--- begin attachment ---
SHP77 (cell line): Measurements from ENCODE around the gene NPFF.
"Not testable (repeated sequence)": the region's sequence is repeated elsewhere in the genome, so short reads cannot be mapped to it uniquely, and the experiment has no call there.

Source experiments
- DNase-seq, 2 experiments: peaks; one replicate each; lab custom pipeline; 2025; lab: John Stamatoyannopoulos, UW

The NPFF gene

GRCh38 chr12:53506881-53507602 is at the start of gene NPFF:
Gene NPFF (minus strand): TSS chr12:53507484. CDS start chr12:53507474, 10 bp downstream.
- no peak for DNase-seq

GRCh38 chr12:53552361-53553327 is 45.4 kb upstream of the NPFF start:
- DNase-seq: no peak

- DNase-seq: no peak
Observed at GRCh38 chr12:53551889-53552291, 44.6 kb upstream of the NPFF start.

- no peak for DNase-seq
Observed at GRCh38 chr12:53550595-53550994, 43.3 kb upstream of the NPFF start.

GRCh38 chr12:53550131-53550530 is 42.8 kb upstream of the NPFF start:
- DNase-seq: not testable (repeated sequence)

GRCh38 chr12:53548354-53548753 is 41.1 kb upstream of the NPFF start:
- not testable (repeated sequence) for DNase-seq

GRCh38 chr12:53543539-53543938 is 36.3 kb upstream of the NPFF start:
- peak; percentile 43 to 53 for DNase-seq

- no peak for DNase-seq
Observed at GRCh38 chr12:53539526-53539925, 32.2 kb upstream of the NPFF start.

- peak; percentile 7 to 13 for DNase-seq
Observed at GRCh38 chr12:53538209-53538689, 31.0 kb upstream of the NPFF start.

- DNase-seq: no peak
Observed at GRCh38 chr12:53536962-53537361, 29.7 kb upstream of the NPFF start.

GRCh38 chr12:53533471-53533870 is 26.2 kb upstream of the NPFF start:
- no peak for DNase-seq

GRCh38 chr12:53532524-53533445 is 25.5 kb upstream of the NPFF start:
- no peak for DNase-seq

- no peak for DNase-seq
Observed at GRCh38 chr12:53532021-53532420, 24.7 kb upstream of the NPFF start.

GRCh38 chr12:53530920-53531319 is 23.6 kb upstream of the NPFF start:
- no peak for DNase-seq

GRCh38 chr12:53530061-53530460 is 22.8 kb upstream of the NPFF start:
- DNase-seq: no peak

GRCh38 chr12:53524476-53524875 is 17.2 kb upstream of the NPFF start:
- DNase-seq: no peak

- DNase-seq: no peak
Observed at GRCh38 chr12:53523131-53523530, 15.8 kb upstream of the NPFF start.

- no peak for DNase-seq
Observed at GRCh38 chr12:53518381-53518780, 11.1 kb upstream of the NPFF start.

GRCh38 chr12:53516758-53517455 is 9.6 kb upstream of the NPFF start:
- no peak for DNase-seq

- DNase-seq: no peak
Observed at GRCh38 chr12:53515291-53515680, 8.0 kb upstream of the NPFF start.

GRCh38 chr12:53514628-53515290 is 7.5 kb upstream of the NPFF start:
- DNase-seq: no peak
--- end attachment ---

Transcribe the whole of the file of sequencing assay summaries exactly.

SHP77 (cell line): Measurements from ENCODE around the gene NPFF.
"Not testable (repeated sequence)": the region's sequence is repeated elsewhere in the genome, so short reads cannot be mapped to it uniquely, and the experiment has no call there.

Source experiments
- DNase-seq, 2 experiments: peaks; one replicate each; lab custom pipeline; 2025; lab: John Stamatoyannopoulos, UW

The NPFF gene

GRCh38 chr12:53506881-53507602 is at the start of gene NPFF:
Gene NPFF (minus strand): TSS chr12:53507484. CDS start chr12:53507474, 10 bp downstream.
- no peak for DNase-seq

GRCh38 chr12:53552361-53553327 is 45.4 kb upstream of the NPFF start:
- DNase-seq: no peak

- DNase-seq: no peak
Observed at GRCh38 chr12:53551889-53552291, 44.6 kb upstream of the NPFF start.

- no peak for DNase-seq
Observed at GRCh38 chr12:53550595-53550994, 43.3 kb upstream of the NPFF start.

GRCh38 chr12:53550131-53550530 is 42.8 kb upstream of the NPFF start:
- DNase-seq: not testable (repeated sequence)

GRCh38 chr12:53548354-53548753 is 41.1 kb upstream of the NPFF start:
- not testable (repeated sequence) for DNase-seq

GRCh38 chr12:53543539-53543938 is 36.3 kb upstream of the NPFF start:
- peak; percentile 43 to 53 for DNase-seq

- no peak for DNase-seq
Observed at GRCh38 chr12:53539526-53539925, 32.2 kb upstream of the NPFF start.

- peak; percentile 7 to 13 for DNase-seq
Observed at GRCh38 chr12:53538209-53538689, 31.0 kb upstream of the NPFF start.

- DNase-seq: no peak
Observed at GRCh38 chr12:53536962-53537361, 29.7 kb upstream of the NPFF start.

GRCh38 chr12:53533471-53533870 is 26.2 kb upstream of the NPFF start:
- no peak for DNase-seq

GRCh38 chr12:53532524-53533445 is 25.5 kb upstream of the NPFF start:
- no peak for DNase-seq

- no peak for DNase-seq
Observed at GRCh38 chr12:53532021-53532420, 24.7 kb upstream of the NPFF start.

GRCh38 chr12:53530920-53531319 is 23.6 kb upstream of the NPFF start:
- no peak for DNase-seq

GRCh38 chr12:53530061-53530460 is 22.8 kb upstream of the NPFF start:
- DNase-seq: no peak

GRCh38 chr12:53524476-53524875 is 17.2 kb upstream of the NPFF start:
- DNase-seq: no peak

- DNase-seq: no peak
Observed at GRCh38 chr12:53523131-53523530, 15.8 kb upstream of the NPFF start.

- no peak for DNase-seq
Observed at GRCh38 chr12:53518381-53518780, 11.1 kb upstream of the NPFF start.

GRCh38 chr12:53516758-53517455 is 9.6 kb upstream of the NPFF start:
- no peak for DNase-seq

- DNase-seq: no peak
Observed at GRCh38 chr12:53515291-53515680, 8.0 kb upstream of the NPFF start.

GRCh38 chr12:53514628-53515290 is 7.5 kb upstream of the NPFF start:
- DNase-seq: no peak